Opinion  

A Budget betrayed

Financial Adviser

Chancellor George Osborne has released another Budget whopper with his plan to introduce legislation enabling annuitants to access their remaining pension pots.

He has stopped short of including defined benefit schemes in his transformative pension reforms, but putting a stop to some life offices blatantly taking advantage of the vast majority of annuitants is a necessary step.

At Financial Adviser we have been among the first to raise the alarm about those spendthrift pensioners who could access their pots and blow the lot on cruises, new motor vehicles and getting drunk every day. But we have more confidence in the Great British public, and believe they will be more prudent with their money.

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What puzzles us is why a large minority of people should think that in the 21st century people should not have access to their deferred salaries (remember: a pension is deferred pay) and that they know better than the owners of the cash how that money should be spent.

A run on annuities can be the final straw for some of those life offices with broken business models from the days of warehousing large sums of money. However, there has been a long tradition in which chancellors go in to purdah approaching the Budget and, if even the smallest item is leaked, it can be a resigning matter.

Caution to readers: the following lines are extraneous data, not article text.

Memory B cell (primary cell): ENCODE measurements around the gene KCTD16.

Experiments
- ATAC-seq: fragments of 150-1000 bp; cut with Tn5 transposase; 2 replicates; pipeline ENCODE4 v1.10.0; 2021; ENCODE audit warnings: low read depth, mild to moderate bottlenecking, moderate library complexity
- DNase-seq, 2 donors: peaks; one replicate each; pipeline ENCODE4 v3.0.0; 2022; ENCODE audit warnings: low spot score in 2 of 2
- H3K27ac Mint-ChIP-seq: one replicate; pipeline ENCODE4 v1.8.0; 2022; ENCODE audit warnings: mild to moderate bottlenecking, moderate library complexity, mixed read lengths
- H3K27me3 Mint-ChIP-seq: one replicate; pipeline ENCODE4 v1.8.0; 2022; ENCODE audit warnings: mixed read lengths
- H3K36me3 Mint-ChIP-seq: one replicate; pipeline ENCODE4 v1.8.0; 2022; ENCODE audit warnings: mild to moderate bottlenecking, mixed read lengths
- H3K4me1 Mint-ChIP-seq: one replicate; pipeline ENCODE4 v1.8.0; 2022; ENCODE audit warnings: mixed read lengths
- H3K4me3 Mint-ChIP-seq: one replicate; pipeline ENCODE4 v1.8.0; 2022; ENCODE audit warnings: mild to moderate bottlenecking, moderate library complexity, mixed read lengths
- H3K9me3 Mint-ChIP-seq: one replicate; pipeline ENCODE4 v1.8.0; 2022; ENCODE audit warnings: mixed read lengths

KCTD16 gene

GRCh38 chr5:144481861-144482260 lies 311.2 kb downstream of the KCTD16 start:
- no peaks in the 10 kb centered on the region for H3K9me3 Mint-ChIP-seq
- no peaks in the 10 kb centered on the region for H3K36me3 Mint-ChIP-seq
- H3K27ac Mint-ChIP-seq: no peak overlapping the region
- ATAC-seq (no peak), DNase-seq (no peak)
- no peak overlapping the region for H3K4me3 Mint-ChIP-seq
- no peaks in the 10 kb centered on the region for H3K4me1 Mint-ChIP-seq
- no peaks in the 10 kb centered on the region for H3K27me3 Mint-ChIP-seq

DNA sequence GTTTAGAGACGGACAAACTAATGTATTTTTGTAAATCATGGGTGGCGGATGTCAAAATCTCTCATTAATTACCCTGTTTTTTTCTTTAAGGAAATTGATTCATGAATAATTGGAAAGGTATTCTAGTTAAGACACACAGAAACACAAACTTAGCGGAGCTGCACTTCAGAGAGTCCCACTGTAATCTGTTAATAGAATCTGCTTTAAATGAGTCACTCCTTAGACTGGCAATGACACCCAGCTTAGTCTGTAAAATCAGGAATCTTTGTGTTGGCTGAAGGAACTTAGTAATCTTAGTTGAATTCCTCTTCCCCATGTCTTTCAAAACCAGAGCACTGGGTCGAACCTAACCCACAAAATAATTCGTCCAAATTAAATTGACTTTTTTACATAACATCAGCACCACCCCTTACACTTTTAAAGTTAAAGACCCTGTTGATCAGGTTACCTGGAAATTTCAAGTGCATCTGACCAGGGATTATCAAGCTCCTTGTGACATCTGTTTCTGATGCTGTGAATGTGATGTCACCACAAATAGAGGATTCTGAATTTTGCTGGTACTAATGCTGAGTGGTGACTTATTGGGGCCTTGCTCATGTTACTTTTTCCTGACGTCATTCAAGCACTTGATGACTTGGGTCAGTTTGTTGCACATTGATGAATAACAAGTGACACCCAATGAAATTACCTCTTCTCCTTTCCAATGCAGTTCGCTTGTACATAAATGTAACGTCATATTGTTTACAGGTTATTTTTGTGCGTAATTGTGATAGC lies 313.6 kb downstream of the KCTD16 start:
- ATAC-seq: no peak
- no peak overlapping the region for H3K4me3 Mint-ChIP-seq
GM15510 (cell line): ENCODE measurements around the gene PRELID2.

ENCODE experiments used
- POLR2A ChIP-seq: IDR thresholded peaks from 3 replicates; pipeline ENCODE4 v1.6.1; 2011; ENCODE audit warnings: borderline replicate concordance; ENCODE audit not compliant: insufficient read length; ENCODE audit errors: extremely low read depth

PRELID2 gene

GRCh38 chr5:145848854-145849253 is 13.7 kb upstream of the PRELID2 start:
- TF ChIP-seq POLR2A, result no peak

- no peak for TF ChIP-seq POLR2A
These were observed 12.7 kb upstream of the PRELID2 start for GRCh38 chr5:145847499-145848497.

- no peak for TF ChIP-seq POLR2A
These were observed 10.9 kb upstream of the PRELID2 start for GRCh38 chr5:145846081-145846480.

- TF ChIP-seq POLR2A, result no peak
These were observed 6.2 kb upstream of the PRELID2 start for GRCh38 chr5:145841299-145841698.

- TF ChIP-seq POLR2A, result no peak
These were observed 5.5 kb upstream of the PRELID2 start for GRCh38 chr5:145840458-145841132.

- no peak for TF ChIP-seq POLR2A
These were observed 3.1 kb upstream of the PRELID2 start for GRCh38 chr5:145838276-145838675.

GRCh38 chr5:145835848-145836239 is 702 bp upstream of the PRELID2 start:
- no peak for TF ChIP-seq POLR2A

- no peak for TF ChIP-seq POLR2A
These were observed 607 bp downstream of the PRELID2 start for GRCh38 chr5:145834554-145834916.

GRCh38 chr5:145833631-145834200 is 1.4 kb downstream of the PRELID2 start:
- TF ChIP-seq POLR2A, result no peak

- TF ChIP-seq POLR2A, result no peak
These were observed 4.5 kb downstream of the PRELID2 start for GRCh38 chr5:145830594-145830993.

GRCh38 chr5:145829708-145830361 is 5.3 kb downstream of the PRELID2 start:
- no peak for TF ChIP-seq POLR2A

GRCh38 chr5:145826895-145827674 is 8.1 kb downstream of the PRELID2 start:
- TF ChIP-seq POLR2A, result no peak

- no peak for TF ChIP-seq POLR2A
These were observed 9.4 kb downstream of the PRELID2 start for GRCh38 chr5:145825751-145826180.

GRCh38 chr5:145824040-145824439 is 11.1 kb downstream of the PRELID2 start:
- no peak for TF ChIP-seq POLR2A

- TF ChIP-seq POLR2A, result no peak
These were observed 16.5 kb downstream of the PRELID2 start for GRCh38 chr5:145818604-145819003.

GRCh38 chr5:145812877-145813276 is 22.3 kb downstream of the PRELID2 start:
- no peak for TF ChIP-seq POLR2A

Gone are the days when tabloid journalists used to bribe printers into disclosing the Budget’s content. Some weak printers have even been prosecuted for taking the tabloid’s shilling. What we have had, in this more open, disclosing political culture, is a chancellor going on a popular Sunday morning television programme, and without a whimper, disclosing an important item in his forthcoming Budget.

What is even more worrying is that the Shadow chancellor appeared on the same programme and not a word was said about resignation. Times have certainly changed.

Even if Budget secrecy is not a constitutional requirement, it is certainly a grand parliamentary tradition, one that is highly cherished.